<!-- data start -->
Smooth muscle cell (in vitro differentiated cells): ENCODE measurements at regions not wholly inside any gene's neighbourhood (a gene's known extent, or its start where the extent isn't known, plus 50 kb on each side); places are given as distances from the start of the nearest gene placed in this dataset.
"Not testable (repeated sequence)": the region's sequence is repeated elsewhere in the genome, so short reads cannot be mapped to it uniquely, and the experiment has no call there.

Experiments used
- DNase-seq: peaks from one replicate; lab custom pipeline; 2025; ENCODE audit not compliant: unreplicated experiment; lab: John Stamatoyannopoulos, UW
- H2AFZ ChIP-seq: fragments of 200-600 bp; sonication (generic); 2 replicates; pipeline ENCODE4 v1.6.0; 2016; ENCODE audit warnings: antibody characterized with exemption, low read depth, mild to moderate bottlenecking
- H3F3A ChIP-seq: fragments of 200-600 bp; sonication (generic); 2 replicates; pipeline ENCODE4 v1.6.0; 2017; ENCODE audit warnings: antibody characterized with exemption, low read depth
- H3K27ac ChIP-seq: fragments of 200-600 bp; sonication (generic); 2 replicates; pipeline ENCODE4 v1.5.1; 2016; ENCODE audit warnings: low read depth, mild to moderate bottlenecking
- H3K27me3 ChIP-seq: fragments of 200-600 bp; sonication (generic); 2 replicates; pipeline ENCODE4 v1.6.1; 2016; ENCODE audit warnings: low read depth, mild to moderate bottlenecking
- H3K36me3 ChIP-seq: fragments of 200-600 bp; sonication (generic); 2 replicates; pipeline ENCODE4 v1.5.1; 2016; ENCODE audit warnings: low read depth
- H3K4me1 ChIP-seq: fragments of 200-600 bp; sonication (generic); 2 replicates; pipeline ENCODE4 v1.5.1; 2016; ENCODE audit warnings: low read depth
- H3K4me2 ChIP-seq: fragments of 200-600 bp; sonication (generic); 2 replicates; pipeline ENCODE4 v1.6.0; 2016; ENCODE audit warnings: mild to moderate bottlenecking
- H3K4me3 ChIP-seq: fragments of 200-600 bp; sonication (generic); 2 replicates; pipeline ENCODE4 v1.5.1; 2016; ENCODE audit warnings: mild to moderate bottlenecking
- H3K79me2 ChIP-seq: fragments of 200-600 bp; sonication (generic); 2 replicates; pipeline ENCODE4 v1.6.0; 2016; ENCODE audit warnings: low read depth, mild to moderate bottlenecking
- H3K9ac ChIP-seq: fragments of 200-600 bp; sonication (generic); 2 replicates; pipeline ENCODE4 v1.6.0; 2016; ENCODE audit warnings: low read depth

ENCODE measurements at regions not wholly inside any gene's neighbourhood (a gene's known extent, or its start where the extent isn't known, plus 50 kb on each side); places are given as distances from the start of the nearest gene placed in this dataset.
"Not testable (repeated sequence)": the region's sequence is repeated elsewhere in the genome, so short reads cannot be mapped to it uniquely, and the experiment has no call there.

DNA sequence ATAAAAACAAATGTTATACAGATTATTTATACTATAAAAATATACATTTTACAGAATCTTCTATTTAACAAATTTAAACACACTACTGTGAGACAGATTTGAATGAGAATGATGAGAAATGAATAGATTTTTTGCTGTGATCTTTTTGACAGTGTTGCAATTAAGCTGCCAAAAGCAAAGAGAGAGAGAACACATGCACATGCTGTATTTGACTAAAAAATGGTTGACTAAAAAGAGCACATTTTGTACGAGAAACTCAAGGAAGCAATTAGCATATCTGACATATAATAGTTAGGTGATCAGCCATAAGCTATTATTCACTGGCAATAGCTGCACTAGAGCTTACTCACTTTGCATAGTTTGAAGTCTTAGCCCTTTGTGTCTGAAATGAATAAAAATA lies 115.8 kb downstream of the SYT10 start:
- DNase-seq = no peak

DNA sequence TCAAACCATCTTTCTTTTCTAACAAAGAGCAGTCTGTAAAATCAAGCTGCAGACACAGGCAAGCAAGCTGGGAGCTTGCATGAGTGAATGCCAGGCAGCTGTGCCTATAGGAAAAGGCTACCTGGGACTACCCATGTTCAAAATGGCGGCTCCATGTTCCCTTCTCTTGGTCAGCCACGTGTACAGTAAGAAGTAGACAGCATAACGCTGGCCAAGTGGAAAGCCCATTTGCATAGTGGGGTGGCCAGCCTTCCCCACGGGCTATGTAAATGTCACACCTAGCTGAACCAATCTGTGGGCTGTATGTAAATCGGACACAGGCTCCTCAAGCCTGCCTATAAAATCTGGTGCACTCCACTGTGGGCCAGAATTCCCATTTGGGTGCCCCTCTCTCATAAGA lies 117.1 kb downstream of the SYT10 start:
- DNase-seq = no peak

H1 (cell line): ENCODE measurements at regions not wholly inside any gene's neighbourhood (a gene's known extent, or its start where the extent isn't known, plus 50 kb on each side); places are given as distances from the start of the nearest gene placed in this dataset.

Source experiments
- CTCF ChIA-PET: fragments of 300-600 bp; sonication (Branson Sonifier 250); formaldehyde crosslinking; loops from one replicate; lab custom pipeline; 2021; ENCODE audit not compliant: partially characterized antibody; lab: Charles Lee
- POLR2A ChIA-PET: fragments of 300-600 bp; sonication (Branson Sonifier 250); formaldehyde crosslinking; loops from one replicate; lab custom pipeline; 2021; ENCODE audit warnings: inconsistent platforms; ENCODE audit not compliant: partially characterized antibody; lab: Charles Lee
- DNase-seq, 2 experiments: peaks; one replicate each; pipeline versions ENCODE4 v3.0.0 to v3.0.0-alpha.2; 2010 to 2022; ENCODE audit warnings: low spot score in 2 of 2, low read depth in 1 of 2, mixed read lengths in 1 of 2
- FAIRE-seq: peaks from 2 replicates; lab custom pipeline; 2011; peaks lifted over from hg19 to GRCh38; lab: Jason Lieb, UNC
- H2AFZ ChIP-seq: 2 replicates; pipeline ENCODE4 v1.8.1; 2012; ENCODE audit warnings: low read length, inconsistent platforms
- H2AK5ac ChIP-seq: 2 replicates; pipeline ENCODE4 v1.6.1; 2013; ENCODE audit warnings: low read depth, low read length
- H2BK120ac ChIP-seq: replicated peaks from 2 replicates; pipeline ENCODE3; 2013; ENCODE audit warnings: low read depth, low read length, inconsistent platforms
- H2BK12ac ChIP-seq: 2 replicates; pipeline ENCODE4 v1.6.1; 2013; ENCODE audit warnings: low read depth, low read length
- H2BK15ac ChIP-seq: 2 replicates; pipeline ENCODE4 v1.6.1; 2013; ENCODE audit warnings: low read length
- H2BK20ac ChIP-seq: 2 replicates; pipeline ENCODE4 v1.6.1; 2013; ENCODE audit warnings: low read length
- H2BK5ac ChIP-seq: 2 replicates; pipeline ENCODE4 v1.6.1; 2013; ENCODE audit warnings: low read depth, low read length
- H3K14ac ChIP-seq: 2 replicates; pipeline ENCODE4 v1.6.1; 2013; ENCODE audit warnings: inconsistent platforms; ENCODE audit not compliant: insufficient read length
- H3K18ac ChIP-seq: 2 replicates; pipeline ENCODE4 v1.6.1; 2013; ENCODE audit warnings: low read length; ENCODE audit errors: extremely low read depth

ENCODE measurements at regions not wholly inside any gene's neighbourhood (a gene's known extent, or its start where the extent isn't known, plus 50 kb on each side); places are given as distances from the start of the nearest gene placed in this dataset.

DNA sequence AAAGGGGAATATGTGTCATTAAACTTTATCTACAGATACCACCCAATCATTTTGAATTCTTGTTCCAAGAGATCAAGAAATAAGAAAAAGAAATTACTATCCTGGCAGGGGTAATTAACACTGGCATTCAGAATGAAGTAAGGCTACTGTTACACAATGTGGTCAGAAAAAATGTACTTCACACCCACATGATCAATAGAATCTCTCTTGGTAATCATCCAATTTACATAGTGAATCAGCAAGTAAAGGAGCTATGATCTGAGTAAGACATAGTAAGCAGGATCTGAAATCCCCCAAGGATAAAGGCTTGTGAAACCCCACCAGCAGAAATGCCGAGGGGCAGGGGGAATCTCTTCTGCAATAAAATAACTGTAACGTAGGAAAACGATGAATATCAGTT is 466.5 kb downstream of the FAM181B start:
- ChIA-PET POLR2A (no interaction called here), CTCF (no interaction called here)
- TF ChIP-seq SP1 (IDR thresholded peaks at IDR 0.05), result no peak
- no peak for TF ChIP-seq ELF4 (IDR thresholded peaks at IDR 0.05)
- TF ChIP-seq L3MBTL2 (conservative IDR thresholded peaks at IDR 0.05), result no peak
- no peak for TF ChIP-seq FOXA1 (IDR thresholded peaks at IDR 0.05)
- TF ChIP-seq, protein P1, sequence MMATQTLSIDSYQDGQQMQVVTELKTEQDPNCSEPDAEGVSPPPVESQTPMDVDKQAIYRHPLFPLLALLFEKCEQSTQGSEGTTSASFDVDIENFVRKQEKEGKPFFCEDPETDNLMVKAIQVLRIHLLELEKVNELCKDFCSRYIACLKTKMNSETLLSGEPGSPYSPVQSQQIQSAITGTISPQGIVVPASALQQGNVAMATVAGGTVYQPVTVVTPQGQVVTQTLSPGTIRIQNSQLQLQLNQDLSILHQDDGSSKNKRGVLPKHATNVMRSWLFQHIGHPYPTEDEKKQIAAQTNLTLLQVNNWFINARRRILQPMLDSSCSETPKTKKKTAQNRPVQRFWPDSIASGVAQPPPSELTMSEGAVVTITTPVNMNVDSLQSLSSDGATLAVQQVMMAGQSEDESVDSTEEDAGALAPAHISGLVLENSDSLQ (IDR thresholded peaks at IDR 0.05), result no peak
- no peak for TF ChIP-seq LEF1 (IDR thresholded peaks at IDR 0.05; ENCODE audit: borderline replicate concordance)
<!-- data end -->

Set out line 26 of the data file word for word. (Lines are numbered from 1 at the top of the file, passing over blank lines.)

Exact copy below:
- FAIRE-seq: peaks from 2 replicates; lab custom pipeline; 2011; peaks lifted over from hg19 to GRCh38; lab: Jason Lieb, UNC